First Athlete of Color and Asian American to Play in the NBA Dies at 95

Wataru “Wat” Misaka, the first athlete of color to play in what would become the NBA, has died at the age of 95 in Salt Lake City, Utah on Wednesday.

The Japanese American player broke barriers when he entered the Basketball Association of America (BAA) — the predecessor of NBA — in 1947, the same year he had helped lead the University of Utah to a national championship for the second time.

Image via University of Utah

The university’s athletics department announced his passing with sadness on Thursday.

“He was a part of the Utah teams that won national championships in the 1940s, but Wat was bigger than the game of basketball, blazing trails into places nobody of his descent had gone before,” Director of Athletics Mark Harlan said. “He was such a kind and thoughtful man and will be missed by so many. Our thoughts are with his family, friends and Utah fans, who all mourn his passing.”

Image via Misaka Family

Born in Ogden, Utah in 1923, Misaka attended Ogden High and Weber State University before heading to the University of Utah in Salt Lake City.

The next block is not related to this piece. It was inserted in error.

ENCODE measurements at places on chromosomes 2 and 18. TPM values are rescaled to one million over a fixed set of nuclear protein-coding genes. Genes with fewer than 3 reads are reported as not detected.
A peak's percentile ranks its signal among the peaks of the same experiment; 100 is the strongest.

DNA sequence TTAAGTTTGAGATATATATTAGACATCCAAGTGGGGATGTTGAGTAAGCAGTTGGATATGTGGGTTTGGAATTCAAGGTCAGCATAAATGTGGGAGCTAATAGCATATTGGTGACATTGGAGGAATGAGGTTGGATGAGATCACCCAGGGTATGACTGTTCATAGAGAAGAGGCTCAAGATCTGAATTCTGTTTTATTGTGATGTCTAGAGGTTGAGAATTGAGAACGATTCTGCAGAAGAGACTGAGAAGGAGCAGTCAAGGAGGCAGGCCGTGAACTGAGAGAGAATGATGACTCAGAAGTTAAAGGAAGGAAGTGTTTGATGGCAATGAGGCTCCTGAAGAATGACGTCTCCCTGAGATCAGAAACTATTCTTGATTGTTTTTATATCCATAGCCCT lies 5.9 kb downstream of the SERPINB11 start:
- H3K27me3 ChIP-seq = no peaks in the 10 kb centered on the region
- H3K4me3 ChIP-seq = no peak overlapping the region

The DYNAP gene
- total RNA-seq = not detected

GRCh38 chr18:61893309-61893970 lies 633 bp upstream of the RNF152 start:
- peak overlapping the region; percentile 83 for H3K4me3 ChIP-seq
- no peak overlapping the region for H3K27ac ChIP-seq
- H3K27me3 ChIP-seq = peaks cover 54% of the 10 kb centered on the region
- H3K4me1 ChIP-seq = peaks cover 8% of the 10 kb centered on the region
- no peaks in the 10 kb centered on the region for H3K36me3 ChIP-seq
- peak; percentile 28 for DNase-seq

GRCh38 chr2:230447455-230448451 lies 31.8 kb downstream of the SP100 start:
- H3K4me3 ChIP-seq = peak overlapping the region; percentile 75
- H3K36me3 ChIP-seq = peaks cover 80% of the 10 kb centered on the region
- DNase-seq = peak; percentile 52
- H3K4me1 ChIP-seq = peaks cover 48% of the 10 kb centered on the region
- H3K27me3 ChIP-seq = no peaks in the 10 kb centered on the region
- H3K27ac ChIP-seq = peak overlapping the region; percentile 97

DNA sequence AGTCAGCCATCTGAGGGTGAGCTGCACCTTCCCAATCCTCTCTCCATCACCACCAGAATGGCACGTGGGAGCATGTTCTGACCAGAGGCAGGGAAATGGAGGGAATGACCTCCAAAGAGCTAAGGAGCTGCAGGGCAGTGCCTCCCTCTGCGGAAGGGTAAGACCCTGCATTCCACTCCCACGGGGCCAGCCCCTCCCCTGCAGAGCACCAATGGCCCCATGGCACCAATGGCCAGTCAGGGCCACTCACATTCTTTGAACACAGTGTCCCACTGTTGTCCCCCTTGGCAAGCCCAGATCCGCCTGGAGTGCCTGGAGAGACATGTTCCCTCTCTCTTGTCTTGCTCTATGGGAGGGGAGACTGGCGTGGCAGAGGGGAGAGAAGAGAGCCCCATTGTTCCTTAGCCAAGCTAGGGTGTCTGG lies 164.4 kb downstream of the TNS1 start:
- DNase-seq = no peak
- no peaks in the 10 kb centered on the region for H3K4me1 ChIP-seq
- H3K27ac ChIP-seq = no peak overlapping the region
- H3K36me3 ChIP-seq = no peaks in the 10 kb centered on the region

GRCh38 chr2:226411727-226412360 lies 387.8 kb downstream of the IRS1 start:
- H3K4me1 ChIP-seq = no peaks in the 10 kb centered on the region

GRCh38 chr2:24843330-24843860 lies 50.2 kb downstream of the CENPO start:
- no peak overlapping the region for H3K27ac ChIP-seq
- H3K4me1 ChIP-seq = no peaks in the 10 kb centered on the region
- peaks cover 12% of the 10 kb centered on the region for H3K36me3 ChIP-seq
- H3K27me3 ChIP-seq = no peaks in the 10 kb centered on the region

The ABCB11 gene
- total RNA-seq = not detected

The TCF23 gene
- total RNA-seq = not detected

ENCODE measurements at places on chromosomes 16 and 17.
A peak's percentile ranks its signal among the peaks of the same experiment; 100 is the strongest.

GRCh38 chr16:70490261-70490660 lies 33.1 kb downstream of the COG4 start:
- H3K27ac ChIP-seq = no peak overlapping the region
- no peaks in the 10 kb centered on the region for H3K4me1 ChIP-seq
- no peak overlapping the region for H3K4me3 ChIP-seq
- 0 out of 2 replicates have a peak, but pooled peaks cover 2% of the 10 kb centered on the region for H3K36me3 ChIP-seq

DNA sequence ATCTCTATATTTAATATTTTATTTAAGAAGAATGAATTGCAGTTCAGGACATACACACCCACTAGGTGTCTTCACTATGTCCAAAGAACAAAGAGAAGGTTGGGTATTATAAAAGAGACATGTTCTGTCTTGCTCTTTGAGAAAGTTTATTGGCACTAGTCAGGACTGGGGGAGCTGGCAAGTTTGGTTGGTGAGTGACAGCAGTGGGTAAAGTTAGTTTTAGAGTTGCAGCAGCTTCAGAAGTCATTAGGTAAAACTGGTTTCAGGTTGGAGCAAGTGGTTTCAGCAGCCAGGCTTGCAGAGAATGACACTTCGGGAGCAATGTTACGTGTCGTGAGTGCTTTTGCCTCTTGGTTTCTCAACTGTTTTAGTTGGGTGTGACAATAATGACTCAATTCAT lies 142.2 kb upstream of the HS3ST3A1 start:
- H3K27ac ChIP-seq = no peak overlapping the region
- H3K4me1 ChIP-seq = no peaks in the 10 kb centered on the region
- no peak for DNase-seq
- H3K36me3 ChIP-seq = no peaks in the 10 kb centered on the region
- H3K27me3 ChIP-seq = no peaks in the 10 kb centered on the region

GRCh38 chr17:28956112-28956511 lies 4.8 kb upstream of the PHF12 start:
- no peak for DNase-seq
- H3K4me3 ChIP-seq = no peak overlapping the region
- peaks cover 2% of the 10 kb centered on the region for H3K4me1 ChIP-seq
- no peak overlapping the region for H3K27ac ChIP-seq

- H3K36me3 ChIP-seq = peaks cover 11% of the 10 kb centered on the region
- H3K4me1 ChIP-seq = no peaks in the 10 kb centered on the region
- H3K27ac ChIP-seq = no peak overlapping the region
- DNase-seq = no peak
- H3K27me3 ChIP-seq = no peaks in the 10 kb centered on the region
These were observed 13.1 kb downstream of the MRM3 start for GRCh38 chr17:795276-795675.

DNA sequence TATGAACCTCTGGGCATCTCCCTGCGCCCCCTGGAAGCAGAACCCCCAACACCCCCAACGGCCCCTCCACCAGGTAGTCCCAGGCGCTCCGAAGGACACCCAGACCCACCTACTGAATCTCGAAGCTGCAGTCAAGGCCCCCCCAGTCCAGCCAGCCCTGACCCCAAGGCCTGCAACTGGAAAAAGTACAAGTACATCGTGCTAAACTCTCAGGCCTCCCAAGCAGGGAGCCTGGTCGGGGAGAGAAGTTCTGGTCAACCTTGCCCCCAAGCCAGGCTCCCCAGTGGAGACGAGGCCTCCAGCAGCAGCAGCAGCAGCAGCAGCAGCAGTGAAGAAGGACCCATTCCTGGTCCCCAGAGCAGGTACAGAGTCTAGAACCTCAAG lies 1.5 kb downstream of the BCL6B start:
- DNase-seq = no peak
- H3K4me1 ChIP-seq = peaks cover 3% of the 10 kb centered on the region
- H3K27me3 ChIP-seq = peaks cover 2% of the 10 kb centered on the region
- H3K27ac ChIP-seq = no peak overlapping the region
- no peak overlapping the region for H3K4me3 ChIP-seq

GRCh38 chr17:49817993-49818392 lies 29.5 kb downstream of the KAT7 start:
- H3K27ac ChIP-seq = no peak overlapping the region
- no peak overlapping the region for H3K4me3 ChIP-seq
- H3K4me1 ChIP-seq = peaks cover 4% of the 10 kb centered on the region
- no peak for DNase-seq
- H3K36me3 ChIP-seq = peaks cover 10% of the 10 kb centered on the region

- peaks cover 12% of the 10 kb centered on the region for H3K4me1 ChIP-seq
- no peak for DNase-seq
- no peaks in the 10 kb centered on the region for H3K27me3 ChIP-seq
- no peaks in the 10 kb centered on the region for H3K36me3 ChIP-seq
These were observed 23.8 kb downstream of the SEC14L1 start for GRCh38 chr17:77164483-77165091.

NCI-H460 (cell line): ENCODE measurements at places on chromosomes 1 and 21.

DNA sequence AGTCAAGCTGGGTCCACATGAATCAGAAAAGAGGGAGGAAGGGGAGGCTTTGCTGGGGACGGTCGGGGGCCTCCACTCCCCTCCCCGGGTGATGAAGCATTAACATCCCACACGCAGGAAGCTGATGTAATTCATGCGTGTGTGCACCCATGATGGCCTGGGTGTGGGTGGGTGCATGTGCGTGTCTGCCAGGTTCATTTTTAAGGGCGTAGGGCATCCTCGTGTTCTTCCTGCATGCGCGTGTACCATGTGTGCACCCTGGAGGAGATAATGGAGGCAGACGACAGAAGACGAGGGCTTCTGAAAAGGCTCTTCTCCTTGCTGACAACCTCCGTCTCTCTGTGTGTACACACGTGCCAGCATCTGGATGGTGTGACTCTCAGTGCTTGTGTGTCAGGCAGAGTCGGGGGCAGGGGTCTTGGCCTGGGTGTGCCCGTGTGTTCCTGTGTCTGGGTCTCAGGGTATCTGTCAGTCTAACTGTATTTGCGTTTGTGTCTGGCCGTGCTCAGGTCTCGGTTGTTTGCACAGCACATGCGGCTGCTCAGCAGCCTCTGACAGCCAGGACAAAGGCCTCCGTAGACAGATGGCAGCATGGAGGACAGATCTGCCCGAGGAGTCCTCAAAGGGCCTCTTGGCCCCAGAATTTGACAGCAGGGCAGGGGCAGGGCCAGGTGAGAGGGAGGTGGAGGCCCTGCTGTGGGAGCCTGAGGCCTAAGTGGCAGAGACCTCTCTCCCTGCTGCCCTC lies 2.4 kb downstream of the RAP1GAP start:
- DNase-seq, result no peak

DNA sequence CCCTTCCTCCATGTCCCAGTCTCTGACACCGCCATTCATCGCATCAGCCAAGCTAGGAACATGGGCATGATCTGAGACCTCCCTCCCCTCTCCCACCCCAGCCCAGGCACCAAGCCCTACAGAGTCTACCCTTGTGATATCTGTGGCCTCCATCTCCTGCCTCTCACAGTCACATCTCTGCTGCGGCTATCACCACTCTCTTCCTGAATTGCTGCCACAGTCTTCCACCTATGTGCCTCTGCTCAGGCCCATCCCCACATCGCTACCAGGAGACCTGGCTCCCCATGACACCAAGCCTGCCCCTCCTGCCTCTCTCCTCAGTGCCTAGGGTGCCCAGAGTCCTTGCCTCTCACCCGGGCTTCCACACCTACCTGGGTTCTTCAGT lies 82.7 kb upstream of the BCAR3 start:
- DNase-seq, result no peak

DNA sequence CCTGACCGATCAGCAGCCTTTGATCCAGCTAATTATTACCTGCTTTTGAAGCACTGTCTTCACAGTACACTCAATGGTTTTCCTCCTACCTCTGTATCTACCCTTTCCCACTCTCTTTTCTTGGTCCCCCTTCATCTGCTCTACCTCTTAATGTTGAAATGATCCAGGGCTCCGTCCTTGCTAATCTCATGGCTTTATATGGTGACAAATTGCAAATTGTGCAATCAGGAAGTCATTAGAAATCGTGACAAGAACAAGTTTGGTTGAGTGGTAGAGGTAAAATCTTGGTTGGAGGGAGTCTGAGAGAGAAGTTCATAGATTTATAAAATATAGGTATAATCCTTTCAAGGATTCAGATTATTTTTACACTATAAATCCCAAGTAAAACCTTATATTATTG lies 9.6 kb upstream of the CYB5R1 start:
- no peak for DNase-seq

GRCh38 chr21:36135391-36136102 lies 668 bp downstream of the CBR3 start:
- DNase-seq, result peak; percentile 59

In his first season, the 5-foot-7 point guard helped the university beat Dartmouth to the 1944 NCAA championship.

His athletic career was put on hold when he was drafted into the U.S. Army to fight in World War II.

After serving in the war, he returned to Utah and helped the team win the National Invitational Tournament in 1947, a 49-45 victory over the Kentucky Wildcats, according to NBC News.

Then, in the same year, Misaka was drafted by the New York Knicks, taking part in three games during the 1947-48 season and scoring seven points.

He played three games with the team before being waived and continuing his engineering degree.

A documentary called “Transcending: The Wat Misaka Story”, released in 2008, detailed his life as a trailblazing athlete.

In 2013, he showed up at a Utah Jazz game to watch Jeremy Lin play, according to ESPN.

 

Misaka experienced racism in the years before the war, though he recalled in a 2018 interview that there had been “more discrimination on the basketball floor” than in common public places.

Still, he lived as a humble man, never coming to terms that he had been breaking barriers until later.

“Later on is when I started realizing just exactly what that sort of thing meant,” Misaka told ABC 7 last year. “I felt proud that I was a little guy but I was out there doing my best to represent my people.”

Feature Images via University of Utah (Left) and Misaka Family (Right)

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